Confessions of a Scare-Monger 

Director Wes Craven on Scream, Streep and life after horror

In Wes Craven’s newest film, there’s no blood, no demented creatures jumping out of dark corners, no lusty teenagers craving quick sex but paying for it with their lives. No, in Music of the Heart, the director of Scream, Scream 2 the upcoming Scream 3, A Nightmare on Elm Street and many more horror items, turns from scaring the bejeezus out of his viewers to warming their hearts.

Music of the Heart, until recently titled 50 Violins is the true story of Roberta Guaspari, the music teacher who fought the system and managed to convey her love for playing the violin to a group of schoolkids in East Harlem. Meryl Streep stars as a struggling but forward-thinking teacher and single mom, along with Angela Bassett, Aidan Quinn and Gloria Estefan.

Craven’s involvement with the film is one of those stories that long shots at the track are based on. It goes back to his pre-Scream days when he was writing his recently published first novel, Fountain Society.

“I was getting all these invitations from the [film] academies to volunteer for various things, and I perennially feel that I never see documentaries,” he says. “So I signed up for the Academy and was on one of three committees that prescreened documentaries for that year. Small Wonder, which at that time was called Fiddlefest, was one of them. And I was knocked out by it. I thought it was a terrific documentary. But then it just went back into the recesses of my mind.”

The film he’s talking about documented the story of Guaspari and her innovative program. It made a splash on the festival circuit, had a few theatrical showings and was even nominated for an Oscar. But few audiences saw it.

“When we did Scream we had a test screening in New York and [Miramax co-chairmen] Bob and Harvey Weinstein both happened to be at it,” says Craven. “And Harvey loved it. When the screening was over, my crew and I went to have dinner in the village to celebrate because the scores were very high. We’re half way through dinner and Bob and Harvey showed up, sort of nudged everybody out of the way, sat down next to me and said they wanted to offer me a three-picture deal.”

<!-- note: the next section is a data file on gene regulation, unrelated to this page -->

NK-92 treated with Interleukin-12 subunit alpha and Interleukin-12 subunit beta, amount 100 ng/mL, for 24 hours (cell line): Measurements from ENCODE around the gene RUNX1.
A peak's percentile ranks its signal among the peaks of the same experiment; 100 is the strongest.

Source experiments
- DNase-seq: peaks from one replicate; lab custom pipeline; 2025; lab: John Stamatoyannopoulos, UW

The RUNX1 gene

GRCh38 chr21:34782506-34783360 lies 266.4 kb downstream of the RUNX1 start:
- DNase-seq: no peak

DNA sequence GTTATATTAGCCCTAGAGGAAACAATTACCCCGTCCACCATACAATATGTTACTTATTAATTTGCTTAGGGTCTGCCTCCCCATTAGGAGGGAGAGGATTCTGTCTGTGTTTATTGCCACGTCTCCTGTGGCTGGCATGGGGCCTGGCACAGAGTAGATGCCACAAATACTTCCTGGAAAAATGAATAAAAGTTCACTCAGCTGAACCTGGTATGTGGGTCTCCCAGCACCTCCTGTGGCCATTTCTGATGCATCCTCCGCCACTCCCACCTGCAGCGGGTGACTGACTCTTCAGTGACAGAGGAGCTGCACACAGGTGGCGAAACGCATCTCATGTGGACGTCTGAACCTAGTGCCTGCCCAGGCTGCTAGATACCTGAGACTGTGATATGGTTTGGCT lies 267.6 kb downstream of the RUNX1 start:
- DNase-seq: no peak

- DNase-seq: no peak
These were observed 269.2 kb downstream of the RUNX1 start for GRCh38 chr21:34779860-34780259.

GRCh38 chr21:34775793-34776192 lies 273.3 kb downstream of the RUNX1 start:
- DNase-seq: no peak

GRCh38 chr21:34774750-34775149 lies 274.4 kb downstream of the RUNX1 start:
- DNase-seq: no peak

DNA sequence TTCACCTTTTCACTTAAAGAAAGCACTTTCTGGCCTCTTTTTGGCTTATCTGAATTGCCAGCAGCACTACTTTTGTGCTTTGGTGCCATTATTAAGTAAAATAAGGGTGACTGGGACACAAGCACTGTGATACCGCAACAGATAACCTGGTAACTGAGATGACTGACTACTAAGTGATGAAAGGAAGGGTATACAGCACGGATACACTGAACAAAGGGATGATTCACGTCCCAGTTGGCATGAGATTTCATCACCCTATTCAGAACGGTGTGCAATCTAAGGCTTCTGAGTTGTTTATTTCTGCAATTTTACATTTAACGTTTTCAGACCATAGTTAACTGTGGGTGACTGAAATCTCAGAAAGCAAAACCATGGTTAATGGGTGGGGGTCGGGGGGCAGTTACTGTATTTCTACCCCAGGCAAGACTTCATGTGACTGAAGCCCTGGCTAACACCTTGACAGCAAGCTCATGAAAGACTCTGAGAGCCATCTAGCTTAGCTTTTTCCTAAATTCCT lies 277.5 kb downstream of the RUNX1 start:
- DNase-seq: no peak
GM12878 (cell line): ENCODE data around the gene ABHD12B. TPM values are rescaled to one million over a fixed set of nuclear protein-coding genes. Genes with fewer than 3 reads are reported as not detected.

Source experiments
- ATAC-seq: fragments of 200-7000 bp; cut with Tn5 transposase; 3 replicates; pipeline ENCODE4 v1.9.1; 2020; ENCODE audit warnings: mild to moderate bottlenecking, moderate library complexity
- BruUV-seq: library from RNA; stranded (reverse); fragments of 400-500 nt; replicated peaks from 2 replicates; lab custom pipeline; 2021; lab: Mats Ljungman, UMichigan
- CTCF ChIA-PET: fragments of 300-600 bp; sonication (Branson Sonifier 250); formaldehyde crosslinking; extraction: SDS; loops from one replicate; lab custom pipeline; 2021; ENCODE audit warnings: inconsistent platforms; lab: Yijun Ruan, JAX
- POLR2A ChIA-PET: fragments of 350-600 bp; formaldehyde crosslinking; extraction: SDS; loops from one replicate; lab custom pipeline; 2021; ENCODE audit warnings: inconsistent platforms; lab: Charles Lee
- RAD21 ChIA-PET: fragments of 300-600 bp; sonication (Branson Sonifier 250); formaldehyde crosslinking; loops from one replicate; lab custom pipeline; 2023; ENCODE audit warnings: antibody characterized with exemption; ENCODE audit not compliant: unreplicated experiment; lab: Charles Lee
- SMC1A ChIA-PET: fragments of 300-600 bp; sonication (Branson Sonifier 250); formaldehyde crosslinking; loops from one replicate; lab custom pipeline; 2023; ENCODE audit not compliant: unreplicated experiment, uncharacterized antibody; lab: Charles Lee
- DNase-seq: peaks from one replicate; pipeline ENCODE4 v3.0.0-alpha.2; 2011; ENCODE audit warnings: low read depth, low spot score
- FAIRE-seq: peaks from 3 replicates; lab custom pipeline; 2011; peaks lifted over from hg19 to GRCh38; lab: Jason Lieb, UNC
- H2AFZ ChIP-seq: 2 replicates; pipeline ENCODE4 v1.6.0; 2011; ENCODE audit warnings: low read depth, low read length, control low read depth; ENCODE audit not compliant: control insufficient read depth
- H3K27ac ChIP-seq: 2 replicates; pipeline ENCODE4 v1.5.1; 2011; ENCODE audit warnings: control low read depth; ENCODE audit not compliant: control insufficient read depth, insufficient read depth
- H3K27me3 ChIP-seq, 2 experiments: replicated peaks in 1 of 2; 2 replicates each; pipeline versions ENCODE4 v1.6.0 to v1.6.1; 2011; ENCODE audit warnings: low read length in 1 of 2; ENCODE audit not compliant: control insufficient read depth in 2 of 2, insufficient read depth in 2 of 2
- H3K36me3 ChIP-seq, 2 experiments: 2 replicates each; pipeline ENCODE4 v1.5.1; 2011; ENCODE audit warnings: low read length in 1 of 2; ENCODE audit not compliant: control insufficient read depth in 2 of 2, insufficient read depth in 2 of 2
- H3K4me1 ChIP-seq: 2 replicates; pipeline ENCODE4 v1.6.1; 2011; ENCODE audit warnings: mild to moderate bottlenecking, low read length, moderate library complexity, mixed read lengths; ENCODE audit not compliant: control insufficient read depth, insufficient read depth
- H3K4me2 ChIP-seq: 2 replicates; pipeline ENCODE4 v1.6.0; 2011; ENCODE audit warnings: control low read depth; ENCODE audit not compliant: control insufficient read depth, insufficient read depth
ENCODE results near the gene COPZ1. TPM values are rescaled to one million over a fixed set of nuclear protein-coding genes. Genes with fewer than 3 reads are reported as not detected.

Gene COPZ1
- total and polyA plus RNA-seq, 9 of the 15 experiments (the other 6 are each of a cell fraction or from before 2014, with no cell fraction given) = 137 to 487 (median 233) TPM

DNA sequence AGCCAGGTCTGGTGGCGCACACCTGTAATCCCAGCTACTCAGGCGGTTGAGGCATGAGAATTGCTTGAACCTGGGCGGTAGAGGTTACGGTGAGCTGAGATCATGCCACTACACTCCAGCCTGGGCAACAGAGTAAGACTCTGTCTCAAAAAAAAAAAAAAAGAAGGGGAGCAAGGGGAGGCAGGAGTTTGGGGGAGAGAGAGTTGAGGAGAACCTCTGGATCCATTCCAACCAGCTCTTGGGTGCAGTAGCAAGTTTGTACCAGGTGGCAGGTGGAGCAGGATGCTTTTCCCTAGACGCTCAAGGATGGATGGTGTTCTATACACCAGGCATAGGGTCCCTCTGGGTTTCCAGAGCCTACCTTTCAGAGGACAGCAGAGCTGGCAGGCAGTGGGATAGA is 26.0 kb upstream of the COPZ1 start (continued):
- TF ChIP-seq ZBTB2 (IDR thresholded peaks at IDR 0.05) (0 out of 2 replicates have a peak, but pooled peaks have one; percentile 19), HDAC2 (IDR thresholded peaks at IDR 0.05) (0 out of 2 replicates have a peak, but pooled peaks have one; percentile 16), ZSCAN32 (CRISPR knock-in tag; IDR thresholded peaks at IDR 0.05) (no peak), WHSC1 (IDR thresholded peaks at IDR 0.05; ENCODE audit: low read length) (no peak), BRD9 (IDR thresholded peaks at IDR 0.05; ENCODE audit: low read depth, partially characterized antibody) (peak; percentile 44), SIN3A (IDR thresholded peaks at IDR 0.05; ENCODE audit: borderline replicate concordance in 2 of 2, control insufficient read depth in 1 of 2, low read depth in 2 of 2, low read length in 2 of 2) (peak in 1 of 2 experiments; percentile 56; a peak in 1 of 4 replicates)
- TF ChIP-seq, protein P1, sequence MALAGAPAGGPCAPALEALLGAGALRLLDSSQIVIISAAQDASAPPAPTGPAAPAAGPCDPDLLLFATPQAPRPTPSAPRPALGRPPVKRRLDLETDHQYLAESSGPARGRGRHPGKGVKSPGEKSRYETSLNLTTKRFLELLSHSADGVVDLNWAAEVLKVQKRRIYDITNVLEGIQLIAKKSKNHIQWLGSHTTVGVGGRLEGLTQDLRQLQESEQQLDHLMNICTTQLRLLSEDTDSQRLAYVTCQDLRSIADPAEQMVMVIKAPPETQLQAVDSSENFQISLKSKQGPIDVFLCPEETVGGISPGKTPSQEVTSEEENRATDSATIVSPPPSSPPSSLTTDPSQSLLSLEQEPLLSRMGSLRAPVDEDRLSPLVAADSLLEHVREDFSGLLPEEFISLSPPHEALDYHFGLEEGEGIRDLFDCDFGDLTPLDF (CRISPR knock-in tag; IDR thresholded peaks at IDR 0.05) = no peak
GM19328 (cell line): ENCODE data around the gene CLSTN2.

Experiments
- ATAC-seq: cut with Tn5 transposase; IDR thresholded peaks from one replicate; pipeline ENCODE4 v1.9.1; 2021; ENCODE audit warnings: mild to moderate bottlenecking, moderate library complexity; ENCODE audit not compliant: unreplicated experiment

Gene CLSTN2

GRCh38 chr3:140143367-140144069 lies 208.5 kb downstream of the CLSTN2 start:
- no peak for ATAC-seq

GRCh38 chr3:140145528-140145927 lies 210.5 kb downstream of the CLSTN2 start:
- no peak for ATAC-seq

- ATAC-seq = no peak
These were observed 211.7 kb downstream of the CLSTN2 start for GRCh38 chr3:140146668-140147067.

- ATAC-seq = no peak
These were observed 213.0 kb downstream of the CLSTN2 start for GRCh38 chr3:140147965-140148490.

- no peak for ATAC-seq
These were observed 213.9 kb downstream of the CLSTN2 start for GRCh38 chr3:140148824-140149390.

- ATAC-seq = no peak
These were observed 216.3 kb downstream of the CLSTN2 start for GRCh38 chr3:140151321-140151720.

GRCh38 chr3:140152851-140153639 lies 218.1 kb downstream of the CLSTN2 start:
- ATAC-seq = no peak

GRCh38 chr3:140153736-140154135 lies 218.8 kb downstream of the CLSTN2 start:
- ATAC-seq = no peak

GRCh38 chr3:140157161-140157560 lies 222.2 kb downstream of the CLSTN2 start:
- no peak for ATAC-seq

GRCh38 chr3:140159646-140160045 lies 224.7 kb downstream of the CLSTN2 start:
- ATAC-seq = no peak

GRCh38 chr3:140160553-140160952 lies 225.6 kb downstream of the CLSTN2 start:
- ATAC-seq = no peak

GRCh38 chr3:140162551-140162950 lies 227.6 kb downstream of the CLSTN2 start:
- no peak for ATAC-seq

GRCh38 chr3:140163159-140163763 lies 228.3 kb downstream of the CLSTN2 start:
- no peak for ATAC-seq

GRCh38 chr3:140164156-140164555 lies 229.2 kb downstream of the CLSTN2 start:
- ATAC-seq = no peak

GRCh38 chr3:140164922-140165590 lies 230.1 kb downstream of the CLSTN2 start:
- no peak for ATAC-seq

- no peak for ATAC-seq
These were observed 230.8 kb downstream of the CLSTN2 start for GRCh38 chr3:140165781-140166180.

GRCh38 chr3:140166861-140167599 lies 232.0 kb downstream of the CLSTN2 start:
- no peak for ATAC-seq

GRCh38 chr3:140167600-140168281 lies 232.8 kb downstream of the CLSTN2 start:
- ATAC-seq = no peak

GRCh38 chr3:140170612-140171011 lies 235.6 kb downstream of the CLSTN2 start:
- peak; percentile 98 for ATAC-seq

In his best gravel-throated imitation of Harvey Weinstein, Craven describes part of the offer: “‘We know you want to do something else beside horror pictures so we’ll give you a petticoat picture.’ I said, ‘What’s that?’ He said, ‘Ah, you know, it’s a costume drama, like I do, like Miramax.’”

The Weinsteins showed Craven a list of everything they owned the rights to and everything they were developing, and offered him anything that hadn’t been given to another director.

“It was a huge list,” remembers Craven. “But the one I said I wanted to do right away was [a feature based on] Fiddlefest. It just seemed right. I wanted to do something completely away from what I’d been doing. I had been a teacher, I’d gone through a divorce, I had two kids like Roberta, I loved classical music—it just felt perfect. So we went with that.”

But Craven admits Music of the Heart has been a tricky film to market.

“We found at test screenings that with Meryl Streep and the word violin in the original title, a lot of people thought it was going to be a very intellectual or high-end type of picture, and they didn’t want to see it. But everyone in the test screenings loved it and said thank God we came. But there was that fear.”

The Weinsteins obviously had faith in Craven’s talents, or at least in his ability to create some action at the box office. Scream 2 did so well, they signed him up for a new deal with Miramax and he currently owes them two more films.

Next up is another one from the list he was shown.

“It’s called Drowning Ruth,” says Craven. “They bought the rights to the novel. It’s a kind of Snow Falling on Cedars type of novel about a murder that takes place in the past and how it affects a family over two and a half generations. We’re reading other things, but that’s the first one we’re putting into development.”

But before that, Craven fans can relax with the knowledge that Scream 3, although finished and originally slated for Christmas release, now is pretty much firmly set for a Feb. 4 opening. All he’ll say about it is that it has a great script by Ehren Kruger, there’s a wonderful cast (David Arquette, Neve Campbell, Courteney Cox, Carrie Fisher, Lance Henriksen, Parker Posey), that Miramax has put even more money into it and that it’s about the making of Stab 3.

“There will be no Scream 4,“ says Craven sternly but with a smile. “Nobody believes me when I say this. But it truly is a trilogy, it’s wrapped up with this one. We’re all going our separate ways.”

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